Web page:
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PALMER, Josie (b 1903)

Identity Statement

Reference code(s): GB 0101 ICS 57
Held at: Institute of Commonwealth Studies
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Full title: PALMER, Josie (b 1903)
Date(s): 1977 (covers 1928-1955)
Level of description: Collection (fonds)
Extent: 1 file
Name of creator(s): Palmer | Josie | b 1903 | political activist in South Africa
Wells | Julie | fl 1977 | writer
Detailed catalogue: Click here to view repository detailed catalogue


Administrative/Biographical history:

Josie Palmer (sometimes the African form of the name is used (Mpama) was born in Potchefstroom, South Africa, in 1903. She refers to herself as 'coloured' but married an African, Edwin Mofutsanyane (a leading member of the Communist Party of South Africa and the African National Congress (ANC), and lived in an African area. She became the first black woman to play a significant part in the Communist Party of South Africa (CPSA) and in the womens' movement in South Africa.
She came to the fore in Potchefstroom in the 1928 campaign against residential permits and joined the Communist Party then. During the late 1920s and 1930s she wrote for 'Umsebenzi', the Journal of the CPSA. In 1943-1945 she was a member of the CPSA's Anti-Pass Campsign and in March 1944 convened the women's Anti-Pass Conference in Johannesburg. At the 1947 International Women's Day Meeting in Johannesburg a resolution was passed to establish a 'non colour bar women's organisation' and the Transvaal All-Women's Union was formed, with Palmer as the secretary. It did not last very long, and although it changed its title in 1949 to become the Union of South African Women, it never became a national movement. However the idea was planted and Palmer later became a founding member of the Federation of South African Women and President of the Transvaal Branch. She was banned in 1955 before the Pretoria women's demonstration, and never became involved in the Anti-Pass Campaigns of those years.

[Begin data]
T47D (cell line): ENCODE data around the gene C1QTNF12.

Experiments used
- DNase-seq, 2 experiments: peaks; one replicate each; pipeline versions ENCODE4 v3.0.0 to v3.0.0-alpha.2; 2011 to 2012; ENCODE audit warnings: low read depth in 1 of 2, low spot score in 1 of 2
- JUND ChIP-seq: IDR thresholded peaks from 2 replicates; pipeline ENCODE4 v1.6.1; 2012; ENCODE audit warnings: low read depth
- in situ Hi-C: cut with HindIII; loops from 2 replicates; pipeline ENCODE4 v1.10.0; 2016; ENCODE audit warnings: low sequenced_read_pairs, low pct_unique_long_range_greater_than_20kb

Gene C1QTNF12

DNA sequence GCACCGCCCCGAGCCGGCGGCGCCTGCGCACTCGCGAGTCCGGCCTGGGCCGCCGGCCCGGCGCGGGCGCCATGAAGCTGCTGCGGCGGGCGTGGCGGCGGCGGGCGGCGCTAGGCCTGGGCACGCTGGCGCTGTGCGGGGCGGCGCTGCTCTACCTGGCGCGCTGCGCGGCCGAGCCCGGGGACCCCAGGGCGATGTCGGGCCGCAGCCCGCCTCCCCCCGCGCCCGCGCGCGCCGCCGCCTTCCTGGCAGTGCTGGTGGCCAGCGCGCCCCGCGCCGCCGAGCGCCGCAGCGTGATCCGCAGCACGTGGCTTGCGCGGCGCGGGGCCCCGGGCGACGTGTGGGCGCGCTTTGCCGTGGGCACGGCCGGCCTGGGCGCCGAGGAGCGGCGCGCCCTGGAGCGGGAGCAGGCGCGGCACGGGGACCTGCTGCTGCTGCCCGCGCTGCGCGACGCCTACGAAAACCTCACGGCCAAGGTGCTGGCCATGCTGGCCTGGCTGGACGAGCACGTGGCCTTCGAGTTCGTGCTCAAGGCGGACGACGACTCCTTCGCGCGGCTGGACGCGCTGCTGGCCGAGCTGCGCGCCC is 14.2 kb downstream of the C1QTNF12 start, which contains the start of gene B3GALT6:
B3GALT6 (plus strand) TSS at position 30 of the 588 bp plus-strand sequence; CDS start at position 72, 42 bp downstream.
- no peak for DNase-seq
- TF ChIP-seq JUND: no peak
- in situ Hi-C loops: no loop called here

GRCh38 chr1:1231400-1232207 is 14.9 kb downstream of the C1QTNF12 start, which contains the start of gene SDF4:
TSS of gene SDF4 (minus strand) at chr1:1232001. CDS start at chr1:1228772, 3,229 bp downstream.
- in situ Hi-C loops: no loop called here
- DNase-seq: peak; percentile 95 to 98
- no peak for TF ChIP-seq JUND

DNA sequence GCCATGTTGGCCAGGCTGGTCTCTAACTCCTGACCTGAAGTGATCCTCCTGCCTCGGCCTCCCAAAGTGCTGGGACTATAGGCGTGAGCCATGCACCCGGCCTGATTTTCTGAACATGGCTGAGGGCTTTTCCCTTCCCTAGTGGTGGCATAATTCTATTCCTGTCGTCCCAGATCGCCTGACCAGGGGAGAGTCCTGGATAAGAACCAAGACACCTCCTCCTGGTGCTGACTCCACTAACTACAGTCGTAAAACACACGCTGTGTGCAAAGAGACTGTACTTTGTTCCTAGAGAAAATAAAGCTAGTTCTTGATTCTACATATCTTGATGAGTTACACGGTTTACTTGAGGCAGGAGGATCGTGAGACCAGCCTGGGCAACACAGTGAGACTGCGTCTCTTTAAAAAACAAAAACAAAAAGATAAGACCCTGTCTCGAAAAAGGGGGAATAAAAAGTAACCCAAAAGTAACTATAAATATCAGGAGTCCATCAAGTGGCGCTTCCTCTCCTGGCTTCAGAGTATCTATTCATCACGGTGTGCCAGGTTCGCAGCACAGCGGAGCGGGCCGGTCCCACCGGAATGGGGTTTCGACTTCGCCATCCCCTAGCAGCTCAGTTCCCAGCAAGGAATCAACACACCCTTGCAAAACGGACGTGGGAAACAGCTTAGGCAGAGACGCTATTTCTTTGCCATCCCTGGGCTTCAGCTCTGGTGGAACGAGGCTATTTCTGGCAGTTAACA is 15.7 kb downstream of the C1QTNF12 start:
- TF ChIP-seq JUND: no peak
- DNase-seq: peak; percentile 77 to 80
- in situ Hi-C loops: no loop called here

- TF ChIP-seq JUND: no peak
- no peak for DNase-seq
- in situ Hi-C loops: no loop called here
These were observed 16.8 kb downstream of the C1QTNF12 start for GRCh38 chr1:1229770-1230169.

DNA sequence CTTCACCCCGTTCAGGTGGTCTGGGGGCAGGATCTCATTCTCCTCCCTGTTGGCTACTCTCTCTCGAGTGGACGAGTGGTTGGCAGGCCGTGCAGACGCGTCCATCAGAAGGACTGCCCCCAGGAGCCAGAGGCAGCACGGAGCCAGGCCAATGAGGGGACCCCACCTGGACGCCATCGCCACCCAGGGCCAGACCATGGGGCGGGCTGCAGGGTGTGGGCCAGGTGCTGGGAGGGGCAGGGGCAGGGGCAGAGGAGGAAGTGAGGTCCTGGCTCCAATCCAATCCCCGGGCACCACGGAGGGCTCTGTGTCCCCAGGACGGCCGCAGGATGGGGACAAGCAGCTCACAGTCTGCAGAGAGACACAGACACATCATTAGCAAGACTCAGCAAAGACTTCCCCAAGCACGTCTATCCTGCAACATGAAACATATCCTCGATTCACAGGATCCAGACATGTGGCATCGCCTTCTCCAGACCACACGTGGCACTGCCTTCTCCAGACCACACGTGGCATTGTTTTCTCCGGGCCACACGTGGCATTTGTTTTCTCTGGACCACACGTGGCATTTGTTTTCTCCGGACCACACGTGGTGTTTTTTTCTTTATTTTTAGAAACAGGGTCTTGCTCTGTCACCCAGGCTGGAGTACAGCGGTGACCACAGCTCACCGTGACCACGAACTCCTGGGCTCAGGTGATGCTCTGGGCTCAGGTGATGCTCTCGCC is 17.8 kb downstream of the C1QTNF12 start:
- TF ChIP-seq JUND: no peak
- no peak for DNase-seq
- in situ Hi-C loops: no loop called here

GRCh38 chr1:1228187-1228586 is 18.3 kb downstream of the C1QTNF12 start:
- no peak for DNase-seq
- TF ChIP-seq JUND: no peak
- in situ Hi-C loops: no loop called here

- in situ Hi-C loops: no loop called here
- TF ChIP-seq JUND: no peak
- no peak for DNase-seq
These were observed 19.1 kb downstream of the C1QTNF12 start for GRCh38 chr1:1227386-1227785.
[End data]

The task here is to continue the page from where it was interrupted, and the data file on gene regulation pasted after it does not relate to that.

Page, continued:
Scope and content/abstract:

Notes of interviews by Julie Wells with Josie Palmer, active in the Communist Party of South Africa, and the African National Congress, and founder member of Transvaal All-Women's Union and the Federation of South African Women), 1928-1955, on 19 and 26 October 1977.

Access & Use

Language/scripts of material:

System of arrangement:

Single item

Conditions governing access:

Open although advance notice should be given. Access to individual items may be restricted under the Data Protection Act or the Freedom of Information Act.

Conditions governing reproduction:

A photocopying service is available, at the discretion of the Library staff. Copies are supplied solely for research or private study. Requests to publish, or to quote from, original material should be submitted to the Information Resources Manager.

Finding aids:

See link to repository catalogue.

Archival Information

Archival history:

Immediate source of acquisition:

Photocopies given to ICS by Baruch Hirson.

Allied Materials

Related material:

The ICS holds a large number of collections relating to South African politics, including African National Congress (ICS 1), Mary Benson (ICS 6), Ruth First (ICS 117), Ruth Hayman (ICS 30), Baruch Hirson (ICS 32), Mandela Trials papers (ICS 52), Z K Matthews (ICS 55), Edward Roux (ICS 67), South African Institute of Race Relations (ICS 95), University of Cape Town (ICS 81-82), University of Transkei (ICS 19).

Publication note:

Description Notes

Archivist's note:
Compiled by Alan Kucia as part of the RSLP AIM25 Project.

Rules or conventions:
General International Standard Archival Description ISAD(G), 2nd edition 2000. National Council on Archives Rules for the Construction of Personal, Place and Corporate Names, 1997.

Date(s) of descriptions:
Oct 2001

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